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Article Type: Editorial From: The Learning Organization, Volume 15, Issue 4.
Welcome to Volume 15, Issue 4. On the surface there are four quite different papers to be found here, although they are all linked by the passion with which their authors wish to argue their cases. There are, however, other links.
The paper “Organizational learning and the learning organization: reviewing evolution for prospecting the future” by Teresa Rebelo and Adelino Gomes, is looking firmly to the future, seeking guidelines for future learning organisation development. Their use of the Reichers and Schneider (1990) model of the evolution of concepts provides an interesting way of determining where the learning organisation has got to in terms of research development. Their findings argue that, “to overcome the criticism and consolidate the concepts, a substantial investment in cumulative empirical research into topics that involve or are influenced by organizational learning is essential, as well as an effort to clarity some questions that are still confused in the literature, such as the ’who learns’ and ’how organizations learn’ questions”. It can be argued that the other three papers in the issue are part of a move towards development of such empirical research.
The contribution by Harriet Eliufoo in “Knowledge creation in construction organisations: a case approach” is to consider how knowledge is created within the construction industry. The use of the four cases allows depth of thinking in terms of why certain cases are working differently than others. The ideas of knowledge as the desired outcome of a learning organisation lead to consideration of the Establishment of specific knowledge creation models through an empirical investigation of construction organisations shows that, as context is an essential component in the creation of knowledge, a challenge exists for construction organisations to create the right environment for it to exist. The one-off nature of construction projects mean that for every project, construction organisations need to have a ‘context’ that is unique for that particular project. This implies construction organisations have to work much more consciously to create knowledge, as against industries that have repetitive activities. This idea of a learning project, connected in a network fashion to other projects gives a very different picture of the potential of learning organisations.
It could be argued that this view leads to a very different view of the role of managers and leaders in such organisations. There are serious implications in terms of fostering organisational learning and it is in this context that Daniel Homitz and Zane Berge’s consideration of “Using e-mentoring to sustain distance training and education” may provide some real way s forward. As they argue “The meaning of a mentor today is someone who is a wise counselor, guide, facilitator, coach, and often a role model”. They show that one effective and cost-effective way to monitor and improve the effectiveness of training and education in the workplace is to involve expert peers, subject matter experts, and managers in a mentoring or coaching capacity. This may also be a way to develop networks between disparate projects.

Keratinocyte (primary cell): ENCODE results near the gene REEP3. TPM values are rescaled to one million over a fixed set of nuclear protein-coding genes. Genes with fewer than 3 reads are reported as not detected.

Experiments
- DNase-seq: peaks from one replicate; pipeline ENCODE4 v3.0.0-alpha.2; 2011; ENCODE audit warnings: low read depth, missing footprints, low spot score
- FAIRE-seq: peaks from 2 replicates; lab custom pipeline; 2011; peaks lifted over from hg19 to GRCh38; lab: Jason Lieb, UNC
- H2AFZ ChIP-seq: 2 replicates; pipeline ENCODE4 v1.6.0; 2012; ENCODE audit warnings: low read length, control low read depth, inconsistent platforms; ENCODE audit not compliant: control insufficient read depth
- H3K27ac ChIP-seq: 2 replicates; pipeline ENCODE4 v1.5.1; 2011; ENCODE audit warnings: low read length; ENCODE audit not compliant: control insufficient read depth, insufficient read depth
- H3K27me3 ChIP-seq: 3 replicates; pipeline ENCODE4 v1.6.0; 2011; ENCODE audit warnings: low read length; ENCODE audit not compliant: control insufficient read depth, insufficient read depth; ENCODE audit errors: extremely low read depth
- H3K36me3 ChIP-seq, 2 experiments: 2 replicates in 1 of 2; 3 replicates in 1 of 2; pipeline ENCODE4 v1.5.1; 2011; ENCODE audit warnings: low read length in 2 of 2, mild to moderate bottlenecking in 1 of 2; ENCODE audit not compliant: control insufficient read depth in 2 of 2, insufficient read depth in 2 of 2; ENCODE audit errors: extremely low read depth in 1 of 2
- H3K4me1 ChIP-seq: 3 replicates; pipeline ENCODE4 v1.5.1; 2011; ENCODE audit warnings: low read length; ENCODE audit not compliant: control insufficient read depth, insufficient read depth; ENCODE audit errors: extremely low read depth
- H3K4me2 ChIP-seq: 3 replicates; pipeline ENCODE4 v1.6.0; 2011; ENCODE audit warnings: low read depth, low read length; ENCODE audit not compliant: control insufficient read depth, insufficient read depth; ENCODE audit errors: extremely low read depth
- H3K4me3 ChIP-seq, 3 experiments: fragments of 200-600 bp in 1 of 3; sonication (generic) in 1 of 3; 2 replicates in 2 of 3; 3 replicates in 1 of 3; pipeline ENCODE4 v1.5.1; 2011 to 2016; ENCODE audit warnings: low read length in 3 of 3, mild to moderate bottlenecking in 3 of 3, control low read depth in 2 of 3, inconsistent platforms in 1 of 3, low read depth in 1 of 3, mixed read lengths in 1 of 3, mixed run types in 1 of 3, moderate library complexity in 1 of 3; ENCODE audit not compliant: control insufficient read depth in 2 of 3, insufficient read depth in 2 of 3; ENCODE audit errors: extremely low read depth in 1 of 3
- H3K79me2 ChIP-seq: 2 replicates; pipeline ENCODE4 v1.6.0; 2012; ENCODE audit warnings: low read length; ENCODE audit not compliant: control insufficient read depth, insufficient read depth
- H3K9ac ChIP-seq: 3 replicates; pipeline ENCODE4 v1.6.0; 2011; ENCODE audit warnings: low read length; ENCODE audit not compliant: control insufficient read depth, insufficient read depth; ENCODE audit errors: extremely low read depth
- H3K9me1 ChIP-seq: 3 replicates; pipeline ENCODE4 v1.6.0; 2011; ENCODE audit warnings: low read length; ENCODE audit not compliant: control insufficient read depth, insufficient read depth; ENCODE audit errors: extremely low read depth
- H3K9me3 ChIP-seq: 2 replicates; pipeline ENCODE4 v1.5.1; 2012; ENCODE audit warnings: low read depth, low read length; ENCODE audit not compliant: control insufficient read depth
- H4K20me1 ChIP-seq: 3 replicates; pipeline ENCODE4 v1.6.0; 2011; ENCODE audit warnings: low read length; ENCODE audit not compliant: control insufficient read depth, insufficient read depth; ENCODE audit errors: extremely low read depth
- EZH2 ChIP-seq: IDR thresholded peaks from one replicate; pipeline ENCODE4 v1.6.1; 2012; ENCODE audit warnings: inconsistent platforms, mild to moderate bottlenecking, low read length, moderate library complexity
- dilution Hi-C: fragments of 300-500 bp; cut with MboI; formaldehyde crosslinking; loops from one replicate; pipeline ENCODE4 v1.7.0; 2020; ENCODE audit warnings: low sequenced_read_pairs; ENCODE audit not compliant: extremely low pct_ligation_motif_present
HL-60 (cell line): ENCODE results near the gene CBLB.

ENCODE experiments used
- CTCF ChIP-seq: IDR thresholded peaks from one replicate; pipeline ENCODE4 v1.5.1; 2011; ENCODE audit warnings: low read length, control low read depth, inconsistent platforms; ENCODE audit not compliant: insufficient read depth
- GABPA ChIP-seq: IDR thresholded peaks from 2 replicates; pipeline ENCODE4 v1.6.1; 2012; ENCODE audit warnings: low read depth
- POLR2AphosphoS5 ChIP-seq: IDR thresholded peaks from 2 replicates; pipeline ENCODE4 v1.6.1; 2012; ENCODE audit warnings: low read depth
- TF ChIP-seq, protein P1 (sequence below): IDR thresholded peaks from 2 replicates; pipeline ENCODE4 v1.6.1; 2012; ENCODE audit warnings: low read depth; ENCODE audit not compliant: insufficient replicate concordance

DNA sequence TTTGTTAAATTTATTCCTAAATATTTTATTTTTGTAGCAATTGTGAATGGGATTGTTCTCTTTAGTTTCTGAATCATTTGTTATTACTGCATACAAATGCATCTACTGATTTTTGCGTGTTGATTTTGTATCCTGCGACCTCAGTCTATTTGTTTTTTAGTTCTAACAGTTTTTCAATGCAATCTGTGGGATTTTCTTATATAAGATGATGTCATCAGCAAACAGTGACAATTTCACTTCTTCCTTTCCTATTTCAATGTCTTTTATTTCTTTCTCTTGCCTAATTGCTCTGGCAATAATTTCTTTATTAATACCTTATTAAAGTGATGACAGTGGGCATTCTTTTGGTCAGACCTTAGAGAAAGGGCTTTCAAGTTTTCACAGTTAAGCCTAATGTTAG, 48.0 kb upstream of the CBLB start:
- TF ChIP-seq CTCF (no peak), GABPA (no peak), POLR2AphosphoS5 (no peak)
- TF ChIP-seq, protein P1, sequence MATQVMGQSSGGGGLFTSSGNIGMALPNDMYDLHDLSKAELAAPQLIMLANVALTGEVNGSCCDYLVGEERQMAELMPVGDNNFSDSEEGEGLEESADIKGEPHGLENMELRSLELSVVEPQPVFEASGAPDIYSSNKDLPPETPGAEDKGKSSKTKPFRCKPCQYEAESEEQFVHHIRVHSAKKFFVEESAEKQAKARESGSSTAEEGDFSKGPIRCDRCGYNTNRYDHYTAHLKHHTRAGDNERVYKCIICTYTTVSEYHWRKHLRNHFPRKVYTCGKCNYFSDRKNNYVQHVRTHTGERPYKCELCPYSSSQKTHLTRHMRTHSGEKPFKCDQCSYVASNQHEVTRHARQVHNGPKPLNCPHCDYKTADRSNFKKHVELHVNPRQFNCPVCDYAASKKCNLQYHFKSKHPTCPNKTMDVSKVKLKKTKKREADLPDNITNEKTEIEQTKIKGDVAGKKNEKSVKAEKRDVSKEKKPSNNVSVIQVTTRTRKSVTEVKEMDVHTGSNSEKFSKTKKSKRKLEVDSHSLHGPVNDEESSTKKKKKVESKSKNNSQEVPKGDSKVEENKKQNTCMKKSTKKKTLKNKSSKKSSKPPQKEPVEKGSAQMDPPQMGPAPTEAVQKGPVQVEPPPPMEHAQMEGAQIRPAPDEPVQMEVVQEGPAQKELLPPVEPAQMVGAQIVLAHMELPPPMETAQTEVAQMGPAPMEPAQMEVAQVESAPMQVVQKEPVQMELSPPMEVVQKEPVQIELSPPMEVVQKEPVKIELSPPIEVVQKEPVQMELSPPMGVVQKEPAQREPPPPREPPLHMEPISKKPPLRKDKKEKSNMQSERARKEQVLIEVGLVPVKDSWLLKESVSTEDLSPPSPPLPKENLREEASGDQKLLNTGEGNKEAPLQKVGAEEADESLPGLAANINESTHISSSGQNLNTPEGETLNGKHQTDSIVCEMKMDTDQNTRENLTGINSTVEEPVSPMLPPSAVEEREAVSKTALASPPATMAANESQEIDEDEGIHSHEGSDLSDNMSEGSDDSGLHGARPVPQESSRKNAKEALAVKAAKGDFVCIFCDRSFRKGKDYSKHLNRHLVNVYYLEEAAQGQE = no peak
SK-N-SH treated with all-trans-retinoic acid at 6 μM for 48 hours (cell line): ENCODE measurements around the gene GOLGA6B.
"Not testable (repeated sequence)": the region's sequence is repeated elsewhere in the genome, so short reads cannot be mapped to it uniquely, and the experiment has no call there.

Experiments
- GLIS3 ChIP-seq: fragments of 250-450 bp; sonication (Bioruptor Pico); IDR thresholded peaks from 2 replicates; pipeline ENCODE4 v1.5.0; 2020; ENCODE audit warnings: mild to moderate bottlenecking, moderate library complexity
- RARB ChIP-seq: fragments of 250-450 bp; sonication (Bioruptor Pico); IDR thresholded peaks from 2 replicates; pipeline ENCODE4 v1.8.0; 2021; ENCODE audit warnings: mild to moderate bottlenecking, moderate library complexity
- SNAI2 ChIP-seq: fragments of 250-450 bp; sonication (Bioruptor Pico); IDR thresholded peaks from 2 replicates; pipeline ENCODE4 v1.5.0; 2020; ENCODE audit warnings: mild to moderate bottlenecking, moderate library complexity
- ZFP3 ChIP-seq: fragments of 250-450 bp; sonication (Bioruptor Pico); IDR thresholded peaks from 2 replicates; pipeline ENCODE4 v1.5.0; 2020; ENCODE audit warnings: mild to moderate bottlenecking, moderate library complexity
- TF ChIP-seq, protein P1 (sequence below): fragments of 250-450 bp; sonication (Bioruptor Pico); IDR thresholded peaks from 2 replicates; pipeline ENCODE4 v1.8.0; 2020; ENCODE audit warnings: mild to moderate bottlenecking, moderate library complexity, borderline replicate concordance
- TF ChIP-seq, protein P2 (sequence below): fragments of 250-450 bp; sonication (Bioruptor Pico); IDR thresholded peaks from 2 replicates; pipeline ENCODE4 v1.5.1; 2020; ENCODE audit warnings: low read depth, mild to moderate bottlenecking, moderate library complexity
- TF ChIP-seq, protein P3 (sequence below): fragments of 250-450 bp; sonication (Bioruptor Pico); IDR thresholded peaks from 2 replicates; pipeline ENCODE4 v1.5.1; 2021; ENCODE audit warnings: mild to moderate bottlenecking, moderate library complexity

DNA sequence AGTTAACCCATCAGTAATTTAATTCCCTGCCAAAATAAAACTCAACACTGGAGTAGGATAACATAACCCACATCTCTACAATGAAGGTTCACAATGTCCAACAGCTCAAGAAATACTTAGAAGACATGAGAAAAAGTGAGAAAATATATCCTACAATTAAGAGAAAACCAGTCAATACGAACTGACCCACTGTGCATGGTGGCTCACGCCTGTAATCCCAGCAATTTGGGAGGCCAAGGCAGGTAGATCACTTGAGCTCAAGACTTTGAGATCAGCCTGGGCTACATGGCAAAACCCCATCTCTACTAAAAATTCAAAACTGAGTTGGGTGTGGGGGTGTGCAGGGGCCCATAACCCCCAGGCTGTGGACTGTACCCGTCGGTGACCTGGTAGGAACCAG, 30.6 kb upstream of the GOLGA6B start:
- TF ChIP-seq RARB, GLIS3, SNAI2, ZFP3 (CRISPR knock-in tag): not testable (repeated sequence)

The fourth paper is potentially more closely related to the construction case, especially as it has the organisation as the unit of analysis. Marjolein Caniëls and Henny Romijn talk about “Supply chain development: insights from strategic niche management”. The interest here is the link between learning, knowledge and complex dynamic systems. The case used in this paper is concerned with biofuels in East Africa and finds that there are three dynamic processes at the core of new supply chain development: networking, learning and the management of actor expectations. For this journal the fundamental importance of learning in the success of other processes is not necessarily novel, but the evidence from this context is providing the empirical development sought by the earlier paper. There is also an argument that the mentoring of managers will be crucial in the successful implementation of the new process development.
I hope you enjoy the ideas presented in these papers and look forward to another range of ideas linking knowledge, learning and process implementation in future issues.